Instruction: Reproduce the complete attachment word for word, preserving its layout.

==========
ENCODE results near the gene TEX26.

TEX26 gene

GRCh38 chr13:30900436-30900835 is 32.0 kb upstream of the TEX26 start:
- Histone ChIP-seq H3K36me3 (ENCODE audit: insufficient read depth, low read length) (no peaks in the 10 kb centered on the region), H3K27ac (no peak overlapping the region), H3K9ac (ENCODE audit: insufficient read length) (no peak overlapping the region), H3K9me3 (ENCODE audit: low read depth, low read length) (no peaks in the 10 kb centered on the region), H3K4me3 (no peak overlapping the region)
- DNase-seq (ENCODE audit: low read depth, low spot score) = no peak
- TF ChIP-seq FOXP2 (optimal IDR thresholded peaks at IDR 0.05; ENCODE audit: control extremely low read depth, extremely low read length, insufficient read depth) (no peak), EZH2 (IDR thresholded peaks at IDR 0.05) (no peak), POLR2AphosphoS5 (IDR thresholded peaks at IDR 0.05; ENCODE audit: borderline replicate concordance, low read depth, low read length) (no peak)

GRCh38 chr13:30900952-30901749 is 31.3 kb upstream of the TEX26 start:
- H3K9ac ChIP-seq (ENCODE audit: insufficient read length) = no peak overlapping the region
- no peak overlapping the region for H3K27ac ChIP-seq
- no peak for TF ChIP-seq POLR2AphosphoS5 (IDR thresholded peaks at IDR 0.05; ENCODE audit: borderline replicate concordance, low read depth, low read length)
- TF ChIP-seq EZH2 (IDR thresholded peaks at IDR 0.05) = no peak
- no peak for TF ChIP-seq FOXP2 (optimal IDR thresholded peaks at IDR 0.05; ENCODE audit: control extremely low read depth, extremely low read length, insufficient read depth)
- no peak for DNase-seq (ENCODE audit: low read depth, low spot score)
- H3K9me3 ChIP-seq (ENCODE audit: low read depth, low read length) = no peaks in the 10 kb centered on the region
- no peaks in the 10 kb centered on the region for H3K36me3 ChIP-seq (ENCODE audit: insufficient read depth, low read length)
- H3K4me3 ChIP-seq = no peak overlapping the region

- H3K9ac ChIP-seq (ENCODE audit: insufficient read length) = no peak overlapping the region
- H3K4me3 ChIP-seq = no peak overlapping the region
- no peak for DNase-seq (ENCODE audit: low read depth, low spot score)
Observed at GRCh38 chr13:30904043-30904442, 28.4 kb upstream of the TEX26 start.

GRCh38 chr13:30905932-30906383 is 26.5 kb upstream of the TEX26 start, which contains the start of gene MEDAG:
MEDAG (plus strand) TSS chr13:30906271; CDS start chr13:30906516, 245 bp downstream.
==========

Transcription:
ENCODE results near the gene TEX26.

TEX26 gene

GRCh38 chr13:30900436-30900835 is 32.0 kb upstream of the TEX26 start:
- Histone ChIP-seq H3K36me3 (ENCODE audit: insufficient read depth, low read length) (no peaks in the 10 kb centered on the region), H3K27ac (no peak overlapping the region), H3K9ac (ENCODE audit: insufficient read length) (no peak overlapping the region), H3K9me3 (ENCODE audit: low read depth, low read length) (no peaks in the 10 kb centered on the region), H3K4me3 (no peak overlapping the region)
- DNase-seq (ENCODE audit: low read depth, low spot score) = no peak
- TF ChIP-seq FOXP2 (optimal IDR thresholded peaks at IDR 0.05; ENCODE audit: control extremely low read depth, extremely low read length, insufficient read depth) (no peak), EZH2 (IDR thresholded peaks at IDR 0.05) (no peak), POLR2AphosphoS5 (IDR thresholded peaks at IDR 0.05; ENCODE audit: borderline replicate concordance, low read depth, low read length) (no peak)

GRCh38 chr13:30900952-30901749 is 31.3 kb upstream of the TEX26 start:
- H3K9ac ChIP-seq (ENCODE audit: insufficient read length) = no peak overlapping the region
- no peak overlapping the region for H3K27ac ChIP-seq
- no peak for TF ChIP-seq POLR2AphosphoS5 (IDR thresholded peaks at IDR 0.05; ENCODE audit: borderline replicate concordance, low read depth, low read length)
- TF ChIP-seq EZH2 (IDR thresholded peaks at IDR 0.05) = no peak
- no peak for TF ChIP-seq FOXP2 (optimal IDR thresholded peaks at IDR 0.05; ENCODE audit: control extremely low read depth, extremely low read length, insufficient read depth)
- no peak for DNase-seq (ENCODE audit: low read depth, low spot score)
- H3K9me3 ChIP-seq (ENCODE audit: low read depth, low read length) = no peaks in the 10 kb centered on the region
- no peaks in the 10 kb centered on the region for H3K36me3 ChIP-seq (ENCODE audit: insufficient read depth, low read length)
- H3K4me3 ChIP-seq = no peak overlapping the region

- H3K9ac ChIP-seq (ENCODE audit: insufficient read length) = no peak overlapping the region
- H3K4me3 ChIP-seq = no peak overlapping the region
- no peak for DNase-seq (ENCODE audit: low read depth, low spot score)
Observed at GRCh38 chr13:30904043-30904442, 28.4 kb upstream of the TEX26 start.

GRCh38 chr13:30905932-30906383 is 26.5 kb upstream of the TEX26 start, which contains the start of gene MEDAG:
MEDAG (plus strand) TSS chr13:30906271; CDS start chr13:30906516, 245 bp downstream.